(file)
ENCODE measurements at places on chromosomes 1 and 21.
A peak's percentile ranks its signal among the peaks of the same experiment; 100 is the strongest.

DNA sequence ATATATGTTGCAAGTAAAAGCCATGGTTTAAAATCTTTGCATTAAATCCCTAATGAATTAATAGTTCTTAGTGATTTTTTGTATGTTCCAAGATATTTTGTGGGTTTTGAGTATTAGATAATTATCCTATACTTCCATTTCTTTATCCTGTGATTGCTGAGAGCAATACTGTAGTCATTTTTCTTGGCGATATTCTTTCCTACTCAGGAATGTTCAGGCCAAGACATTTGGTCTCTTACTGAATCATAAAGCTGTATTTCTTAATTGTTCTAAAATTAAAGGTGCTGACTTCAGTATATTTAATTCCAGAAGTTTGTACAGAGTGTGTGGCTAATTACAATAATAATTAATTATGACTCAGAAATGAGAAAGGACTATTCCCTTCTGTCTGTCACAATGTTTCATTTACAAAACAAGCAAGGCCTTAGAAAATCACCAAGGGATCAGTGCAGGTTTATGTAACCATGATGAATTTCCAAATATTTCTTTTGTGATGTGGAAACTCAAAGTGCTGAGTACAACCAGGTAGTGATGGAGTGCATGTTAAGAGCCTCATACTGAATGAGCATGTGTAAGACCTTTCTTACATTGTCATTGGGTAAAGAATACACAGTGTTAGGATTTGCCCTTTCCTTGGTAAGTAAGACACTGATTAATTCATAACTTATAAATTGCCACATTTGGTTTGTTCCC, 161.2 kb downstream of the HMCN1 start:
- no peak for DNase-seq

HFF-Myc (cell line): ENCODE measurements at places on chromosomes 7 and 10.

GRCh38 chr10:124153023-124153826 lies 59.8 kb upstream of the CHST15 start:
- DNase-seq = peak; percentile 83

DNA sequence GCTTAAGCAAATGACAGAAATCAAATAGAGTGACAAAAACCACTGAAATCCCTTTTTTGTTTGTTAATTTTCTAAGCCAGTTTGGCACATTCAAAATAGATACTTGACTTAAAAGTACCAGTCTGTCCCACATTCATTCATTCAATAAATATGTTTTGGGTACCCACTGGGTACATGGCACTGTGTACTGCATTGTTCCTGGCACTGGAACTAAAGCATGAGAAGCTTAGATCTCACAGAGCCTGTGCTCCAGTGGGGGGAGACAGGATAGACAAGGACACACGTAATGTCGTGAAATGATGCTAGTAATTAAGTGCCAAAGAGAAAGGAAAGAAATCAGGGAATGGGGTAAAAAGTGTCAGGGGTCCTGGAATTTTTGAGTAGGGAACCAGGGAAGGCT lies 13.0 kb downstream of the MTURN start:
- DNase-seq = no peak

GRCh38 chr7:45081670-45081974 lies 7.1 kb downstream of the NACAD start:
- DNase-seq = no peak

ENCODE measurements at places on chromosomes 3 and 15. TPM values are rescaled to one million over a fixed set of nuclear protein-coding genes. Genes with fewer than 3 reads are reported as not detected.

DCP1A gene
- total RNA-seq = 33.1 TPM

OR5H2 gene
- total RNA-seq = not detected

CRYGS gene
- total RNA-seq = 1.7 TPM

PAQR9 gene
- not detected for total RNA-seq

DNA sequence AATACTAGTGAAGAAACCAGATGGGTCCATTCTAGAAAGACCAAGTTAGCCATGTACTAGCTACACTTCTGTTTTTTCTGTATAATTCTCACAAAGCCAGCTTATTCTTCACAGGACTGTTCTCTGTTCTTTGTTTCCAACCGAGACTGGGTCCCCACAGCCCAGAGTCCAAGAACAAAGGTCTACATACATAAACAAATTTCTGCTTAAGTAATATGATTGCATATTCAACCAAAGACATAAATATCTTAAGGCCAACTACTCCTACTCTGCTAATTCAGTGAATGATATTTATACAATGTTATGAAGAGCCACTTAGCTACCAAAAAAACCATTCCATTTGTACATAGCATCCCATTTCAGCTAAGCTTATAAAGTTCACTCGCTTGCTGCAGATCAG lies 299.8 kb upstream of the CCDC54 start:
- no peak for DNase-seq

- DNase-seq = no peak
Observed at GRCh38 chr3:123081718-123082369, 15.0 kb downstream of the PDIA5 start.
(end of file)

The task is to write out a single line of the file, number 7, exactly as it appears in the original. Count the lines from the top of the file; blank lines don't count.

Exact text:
- DNase-seq = peak; percentile 83